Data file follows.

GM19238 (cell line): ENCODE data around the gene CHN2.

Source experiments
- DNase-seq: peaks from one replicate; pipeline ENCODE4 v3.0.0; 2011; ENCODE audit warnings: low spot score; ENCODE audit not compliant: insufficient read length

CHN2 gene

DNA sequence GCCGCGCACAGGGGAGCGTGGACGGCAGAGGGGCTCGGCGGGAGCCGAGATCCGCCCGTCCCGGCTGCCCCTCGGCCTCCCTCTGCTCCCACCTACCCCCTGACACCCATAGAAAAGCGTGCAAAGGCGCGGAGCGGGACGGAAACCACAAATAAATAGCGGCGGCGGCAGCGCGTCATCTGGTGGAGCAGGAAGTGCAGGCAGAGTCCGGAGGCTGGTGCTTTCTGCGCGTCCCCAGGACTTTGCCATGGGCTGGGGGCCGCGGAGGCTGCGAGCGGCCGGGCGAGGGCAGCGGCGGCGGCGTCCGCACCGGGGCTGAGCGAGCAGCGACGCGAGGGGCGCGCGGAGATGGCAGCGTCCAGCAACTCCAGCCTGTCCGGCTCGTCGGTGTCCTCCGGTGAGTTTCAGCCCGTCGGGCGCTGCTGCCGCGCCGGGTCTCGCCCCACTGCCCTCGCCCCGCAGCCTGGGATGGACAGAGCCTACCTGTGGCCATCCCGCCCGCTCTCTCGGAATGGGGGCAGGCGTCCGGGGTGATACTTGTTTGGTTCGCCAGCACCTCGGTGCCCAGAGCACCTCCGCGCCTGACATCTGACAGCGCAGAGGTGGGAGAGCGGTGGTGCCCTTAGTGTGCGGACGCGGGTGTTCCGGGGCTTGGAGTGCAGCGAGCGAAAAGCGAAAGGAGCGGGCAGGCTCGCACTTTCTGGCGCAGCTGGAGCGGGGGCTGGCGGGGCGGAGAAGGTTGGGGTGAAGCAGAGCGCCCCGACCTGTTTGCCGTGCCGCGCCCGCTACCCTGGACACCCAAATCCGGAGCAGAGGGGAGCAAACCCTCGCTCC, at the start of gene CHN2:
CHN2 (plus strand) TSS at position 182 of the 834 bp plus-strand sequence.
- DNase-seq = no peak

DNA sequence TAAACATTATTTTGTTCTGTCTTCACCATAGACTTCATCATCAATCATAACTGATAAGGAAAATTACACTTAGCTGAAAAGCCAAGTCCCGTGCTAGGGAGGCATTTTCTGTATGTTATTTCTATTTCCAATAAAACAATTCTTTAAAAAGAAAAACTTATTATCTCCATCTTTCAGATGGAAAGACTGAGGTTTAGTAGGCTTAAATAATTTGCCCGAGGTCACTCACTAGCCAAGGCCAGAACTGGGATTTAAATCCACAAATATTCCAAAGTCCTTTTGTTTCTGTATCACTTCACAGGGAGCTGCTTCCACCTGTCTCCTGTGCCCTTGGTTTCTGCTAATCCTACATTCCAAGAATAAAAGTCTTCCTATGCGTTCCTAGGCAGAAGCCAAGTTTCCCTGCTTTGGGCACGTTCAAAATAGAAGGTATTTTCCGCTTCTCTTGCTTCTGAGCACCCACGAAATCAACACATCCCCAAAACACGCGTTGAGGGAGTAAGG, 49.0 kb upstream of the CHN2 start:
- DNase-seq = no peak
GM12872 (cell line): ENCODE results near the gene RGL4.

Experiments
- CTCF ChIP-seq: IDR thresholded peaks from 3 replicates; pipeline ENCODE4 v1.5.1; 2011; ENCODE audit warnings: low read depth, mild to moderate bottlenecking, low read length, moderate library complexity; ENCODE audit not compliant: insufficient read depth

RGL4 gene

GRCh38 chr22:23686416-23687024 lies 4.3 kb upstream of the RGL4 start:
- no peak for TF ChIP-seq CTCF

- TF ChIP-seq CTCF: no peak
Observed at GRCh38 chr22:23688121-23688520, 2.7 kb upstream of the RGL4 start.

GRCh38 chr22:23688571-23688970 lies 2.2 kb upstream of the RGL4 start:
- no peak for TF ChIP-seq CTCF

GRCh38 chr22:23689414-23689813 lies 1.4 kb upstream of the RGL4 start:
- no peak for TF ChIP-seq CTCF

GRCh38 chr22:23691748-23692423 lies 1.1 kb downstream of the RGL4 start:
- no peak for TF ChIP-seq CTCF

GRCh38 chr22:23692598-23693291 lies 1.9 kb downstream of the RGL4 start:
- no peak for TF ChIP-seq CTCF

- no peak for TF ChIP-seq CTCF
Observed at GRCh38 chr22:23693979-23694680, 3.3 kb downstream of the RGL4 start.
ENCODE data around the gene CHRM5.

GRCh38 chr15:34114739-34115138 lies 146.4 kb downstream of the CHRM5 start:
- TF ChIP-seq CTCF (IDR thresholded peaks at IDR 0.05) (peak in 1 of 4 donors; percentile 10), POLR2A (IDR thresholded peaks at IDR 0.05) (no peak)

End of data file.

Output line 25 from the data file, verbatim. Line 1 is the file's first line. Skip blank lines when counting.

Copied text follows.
- no peak for TF ChIP-seq CTCF